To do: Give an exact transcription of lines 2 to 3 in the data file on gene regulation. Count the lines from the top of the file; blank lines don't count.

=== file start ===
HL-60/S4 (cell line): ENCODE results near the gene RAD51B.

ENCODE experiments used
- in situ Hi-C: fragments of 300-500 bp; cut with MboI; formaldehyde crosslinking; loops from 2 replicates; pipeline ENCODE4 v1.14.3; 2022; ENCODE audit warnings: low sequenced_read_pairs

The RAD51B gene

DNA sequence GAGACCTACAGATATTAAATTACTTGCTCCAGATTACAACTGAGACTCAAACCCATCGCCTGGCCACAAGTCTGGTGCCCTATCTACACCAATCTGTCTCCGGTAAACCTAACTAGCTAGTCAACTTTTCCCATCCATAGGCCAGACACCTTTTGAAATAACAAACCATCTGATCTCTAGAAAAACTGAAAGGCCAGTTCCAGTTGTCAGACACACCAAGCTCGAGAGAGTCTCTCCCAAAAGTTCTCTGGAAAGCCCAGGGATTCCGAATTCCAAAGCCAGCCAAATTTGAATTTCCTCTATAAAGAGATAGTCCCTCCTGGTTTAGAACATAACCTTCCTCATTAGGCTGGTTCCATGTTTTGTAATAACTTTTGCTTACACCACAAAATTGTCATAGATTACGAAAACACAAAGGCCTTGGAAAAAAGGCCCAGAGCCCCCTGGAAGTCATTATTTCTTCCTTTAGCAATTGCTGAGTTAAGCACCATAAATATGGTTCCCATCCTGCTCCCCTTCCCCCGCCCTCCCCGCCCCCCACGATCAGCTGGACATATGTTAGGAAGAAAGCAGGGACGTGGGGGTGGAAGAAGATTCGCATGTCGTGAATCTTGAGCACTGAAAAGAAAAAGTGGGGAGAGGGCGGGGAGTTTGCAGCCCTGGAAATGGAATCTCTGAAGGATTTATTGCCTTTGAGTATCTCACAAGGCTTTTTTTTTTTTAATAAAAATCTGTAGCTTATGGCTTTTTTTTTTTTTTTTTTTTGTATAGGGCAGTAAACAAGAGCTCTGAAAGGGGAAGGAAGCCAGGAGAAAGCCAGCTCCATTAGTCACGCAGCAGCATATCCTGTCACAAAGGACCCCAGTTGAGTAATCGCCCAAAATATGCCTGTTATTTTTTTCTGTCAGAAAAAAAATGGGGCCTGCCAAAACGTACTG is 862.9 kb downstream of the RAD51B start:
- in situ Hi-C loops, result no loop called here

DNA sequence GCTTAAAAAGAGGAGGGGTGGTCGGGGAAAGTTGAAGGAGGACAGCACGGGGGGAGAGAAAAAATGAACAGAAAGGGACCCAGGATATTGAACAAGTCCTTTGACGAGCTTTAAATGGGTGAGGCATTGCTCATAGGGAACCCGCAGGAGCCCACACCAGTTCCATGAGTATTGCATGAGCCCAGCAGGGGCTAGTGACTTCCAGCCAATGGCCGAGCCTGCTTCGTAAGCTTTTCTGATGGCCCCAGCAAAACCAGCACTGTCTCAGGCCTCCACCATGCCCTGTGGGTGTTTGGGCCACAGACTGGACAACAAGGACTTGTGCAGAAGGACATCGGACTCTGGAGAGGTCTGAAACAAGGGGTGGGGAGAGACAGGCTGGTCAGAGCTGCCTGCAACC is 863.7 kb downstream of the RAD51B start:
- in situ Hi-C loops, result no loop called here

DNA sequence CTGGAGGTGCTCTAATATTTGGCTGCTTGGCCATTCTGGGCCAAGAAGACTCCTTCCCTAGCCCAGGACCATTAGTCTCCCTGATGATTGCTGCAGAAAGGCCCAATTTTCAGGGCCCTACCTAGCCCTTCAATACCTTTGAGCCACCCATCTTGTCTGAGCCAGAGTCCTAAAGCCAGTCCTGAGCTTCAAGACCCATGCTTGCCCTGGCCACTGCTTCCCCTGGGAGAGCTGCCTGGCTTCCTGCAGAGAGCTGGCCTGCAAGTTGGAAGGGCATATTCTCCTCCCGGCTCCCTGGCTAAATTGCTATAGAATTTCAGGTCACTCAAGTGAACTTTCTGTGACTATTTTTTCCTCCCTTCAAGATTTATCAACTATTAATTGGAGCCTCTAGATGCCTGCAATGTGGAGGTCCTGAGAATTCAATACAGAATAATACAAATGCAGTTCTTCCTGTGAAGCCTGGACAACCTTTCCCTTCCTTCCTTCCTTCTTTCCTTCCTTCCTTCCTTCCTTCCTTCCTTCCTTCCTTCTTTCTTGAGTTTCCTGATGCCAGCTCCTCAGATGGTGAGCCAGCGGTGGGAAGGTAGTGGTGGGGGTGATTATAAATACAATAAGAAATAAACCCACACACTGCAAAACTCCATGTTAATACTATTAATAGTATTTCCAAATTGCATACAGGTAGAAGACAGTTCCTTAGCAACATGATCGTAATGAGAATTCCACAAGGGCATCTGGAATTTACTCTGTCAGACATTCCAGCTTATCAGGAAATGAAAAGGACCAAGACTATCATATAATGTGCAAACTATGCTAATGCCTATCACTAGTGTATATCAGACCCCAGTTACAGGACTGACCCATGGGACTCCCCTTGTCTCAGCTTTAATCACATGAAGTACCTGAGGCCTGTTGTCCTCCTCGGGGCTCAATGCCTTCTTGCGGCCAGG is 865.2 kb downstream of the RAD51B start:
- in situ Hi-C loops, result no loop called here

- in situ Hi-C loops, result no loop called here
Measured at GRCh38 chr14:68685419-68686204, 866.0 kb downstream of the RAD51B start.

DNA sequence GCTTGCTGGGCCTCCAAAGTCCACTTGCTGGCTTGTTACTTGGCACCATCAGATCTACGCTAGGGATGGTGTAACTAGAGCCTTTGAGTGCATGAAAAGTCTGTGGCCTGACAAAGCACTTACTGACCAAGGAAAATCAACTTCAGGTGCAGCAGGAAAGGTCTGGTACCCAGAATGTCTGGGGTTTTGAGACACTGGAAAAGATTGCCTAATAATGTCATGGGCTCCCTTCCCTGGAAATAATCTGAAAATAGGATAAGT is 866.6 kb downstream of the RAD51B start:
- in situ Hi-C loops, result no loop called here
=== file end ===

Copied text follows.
ENCODE experiments used
- in situ Hi-C: fragments of 300-500 bp; cut with MboI; formaldehyde crosslinking; loops from 2 replicates; pipeline ENCODE4 v1.14.3; 2022; ENCODE audit warnings: low sequenced_read_pairs